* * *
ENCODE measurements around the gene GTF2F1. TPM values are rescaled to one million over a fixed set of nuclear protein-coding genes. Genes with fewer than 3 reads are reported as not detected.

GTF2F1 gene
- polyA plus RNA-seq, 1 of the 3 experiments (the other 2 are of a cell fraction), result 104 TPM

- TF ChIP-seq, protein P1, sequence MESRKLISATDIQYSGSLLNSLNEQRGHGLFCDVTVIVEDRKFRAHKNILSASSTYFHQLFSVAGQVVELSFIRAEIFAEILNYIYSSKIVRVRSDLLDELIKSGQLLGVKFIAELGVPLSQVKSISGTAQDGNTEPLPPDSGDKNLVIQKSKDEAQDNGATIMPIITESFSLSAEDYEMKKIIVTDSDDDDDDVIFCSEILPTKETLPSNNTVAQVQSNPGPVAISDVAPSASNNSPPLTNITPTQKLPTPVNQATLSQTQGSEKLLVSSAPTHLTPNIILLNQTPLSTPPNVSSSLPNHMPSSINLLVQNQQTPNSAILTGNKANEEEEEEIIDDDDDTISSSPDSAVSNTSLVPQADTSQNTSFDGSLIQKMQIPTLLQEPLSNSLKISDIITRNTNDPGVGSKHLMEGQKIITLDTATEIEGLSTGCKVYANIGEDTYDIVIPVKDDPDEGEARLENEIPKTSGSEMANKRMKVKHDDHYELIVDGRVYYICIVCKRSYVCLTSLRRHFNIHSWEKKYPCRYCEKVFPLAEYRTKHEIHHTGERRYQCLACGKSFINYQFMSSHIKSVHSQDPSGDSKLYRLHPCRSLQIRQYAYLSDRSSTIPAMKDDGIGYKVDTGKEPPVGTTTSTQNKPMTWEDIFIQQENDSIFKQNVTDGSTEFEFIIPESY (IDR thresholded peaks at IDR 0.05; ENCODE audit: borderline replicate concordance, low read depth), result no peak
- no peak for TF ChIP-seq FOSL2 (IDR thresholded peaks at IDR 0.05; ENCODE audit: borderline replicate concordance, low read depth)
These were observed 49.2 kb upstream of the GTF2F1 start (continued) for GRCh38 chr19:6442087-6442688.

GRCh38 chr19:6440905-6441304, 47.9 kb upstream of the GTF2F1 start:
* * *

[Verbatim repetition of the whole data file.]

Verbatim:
ENCODE measurements around the gene GTF2F1. TPM values are rescaled to one million over a fixed set of nuclear protein-coding genes. Genes with fewer than 3 reads are reported as not detected.

GTF2F1 gene
- polyA plus RNA-seq, 1 of the 3 experiments (the other 2 are of a cell fraction), result 104 TPM

- TF ChIP-seq, protein P1, sequence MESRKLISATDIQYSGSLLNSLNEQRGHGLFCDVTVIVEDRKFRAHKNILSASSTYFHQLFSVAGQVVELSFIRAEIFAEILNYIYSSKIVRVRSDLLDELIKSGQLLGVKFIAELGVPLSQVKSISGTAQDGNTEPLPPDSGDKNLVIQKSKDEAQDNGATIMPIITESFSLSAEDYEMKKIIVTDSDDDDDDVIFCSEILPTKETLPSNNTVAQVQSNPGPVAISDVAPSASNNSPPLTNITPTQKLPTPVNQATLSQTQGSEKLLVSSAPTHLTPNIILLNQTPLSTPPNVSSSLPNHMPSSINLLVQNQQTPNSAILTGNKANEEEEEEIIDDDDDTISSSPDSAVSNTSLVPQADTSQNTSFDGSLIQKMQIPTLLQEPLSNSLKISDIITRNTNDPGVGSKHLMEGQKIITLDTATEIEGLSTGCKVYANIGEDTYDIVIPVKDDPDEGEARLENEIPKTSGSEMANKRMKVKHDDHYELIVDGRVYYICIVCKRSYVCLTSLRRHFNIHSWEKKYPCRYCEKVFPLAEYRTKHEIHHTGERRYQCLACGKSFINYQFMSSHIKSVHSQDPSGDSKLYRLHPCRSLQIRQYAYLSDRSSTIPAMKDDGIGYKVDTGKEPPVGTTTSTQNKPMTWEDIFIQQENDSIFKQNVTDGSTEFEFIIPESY (IDR thresholded peaks at IDR 0.05; ENCODE audit: borderline replicate concordance, low read depth), result no peak
- no peak for TF ChIP-seq FOSL2 (IDR thresholded peaks at IDR 0.05; ENCODE audit: borderline replicate concordance, low read depth)
These were observed 49.2 kb upstream of the GTF2F1 start (continued) for GRCh38 chr19:6442087-6442688.

GRCh38 chr19:6440905-6441304, 47.9 kb upstream of the GTF2F1 start: